Bank of International Settlements (BIS). Structured like America’s Federal Reserve Bank, controlled by the Basel Committee of the G-10 nations’ Central Banks, it sets standards for capital adequacy among the member central banks.
Beneficiary. The person(s), company, trust or estate named by the grantor, settlor or creator to receive the benefits of a trust in due course upon conditions which the grantor established by way of a trust deed. An exception would be the fully discretionary trust. The beneficiary could be a charity, foundation and/or person(s) which or who are characterized by classes in terms of their order of entitlement or their hierarchy.
Board of Trustees. A board acting as a trustee of a trust or as advisors to the trustee depending upon the language of the trust indenture. Also see Committee of Advisors.
British West Indies (BWI). In the Caribbean, including the UK-dependent territories of Anguilla, the British Virgin Islands (BVI), the Cayman Islands, Montserrat and the Turks and Caicos Islands.
Business trust. A trust created for the primary purpose of operating or engaging in a business. It is a person under the Internal Revenue Code (IRC). It must have a business purpose and actually function as a business.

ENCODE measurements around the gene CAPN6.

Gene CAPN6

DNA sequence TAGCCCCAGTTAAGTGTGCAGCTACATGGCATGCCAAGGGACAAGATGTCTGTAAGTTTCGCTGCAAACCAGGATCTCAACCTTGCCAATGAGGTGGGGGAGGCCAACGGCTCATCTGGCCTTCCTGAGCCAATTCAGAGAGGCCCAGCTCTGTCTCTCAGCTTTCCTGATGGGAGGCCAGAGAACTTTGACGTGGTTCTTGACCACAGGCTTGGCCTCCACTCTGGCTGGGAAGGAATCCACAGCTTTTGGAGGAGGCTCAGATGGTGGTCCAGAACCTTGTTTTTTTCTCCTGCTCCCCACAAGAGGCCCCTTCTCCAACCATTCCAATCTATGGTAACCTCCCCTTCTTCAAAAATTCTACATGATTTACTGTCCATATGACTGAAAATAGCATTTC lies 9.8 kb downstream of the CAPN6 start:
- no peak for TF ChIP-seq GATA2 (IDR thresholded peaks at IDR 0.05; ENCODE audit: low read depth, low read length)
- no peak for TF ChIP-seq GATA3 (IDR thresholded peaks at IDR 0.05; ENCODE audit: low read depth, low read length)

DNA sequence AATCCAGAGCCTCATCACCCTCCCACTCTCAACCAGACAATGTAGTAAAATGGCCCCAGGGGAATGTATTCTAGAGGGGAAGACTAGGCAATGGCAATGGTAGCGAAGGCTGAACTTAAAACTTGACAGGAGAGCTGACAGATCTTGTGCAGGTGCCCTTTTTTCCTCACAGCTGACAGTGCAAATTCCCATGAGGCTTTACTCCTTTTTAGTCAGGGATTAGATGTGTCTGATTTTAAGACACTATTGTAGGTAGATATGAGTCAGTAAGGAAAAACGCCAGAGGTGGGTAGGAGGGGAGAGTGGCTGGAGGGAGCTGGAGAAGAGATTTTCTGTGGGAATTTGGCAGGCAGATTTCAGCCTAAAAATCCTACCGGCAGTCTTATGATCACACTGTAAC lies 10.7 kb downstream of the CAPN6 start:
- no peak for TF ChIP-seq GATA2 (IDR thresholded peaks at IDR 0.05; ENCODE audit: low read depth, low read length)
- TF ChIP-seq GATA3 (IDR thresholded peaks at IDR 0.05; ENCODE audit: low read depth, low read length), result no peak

CARICOM. Caribbean Common Market. Consists of 14 sister-member countries of the Caribbean community. Members include: Antigua and Barbuda, Bahamas, Barbados, Belize, Dominica, Grenada, Guyana, Jamaica, Montserrat, St. Kitts and Nevis, St. Lucia, St. Vincent, Surinam, Trinidad and Tobago. They have set as a goal that in 1997 there will be a single market allowing for the free movement of labor. Conspicuous by their absence are the Cayman Islands and the British Virgin Islands, two major players in international banking and finance.
Committee of Advisors. Provides nonbinding advice to the trustee and trust protector. Friendly towards settlor but must still maintain independence.
Committee of Trust Protectors. An alternative to utilizing merely one trust protector. Friendly towards settlor, but must remain independent.
Companies Act or Ordinance. Legislation enacted by a tax haven to provide for the incorporation, registration and operation of international business companies (IBCs). More commonly found in the Caribbean tax havens. For a typical example, read the Bahamas’ International Business Company Act of 1989.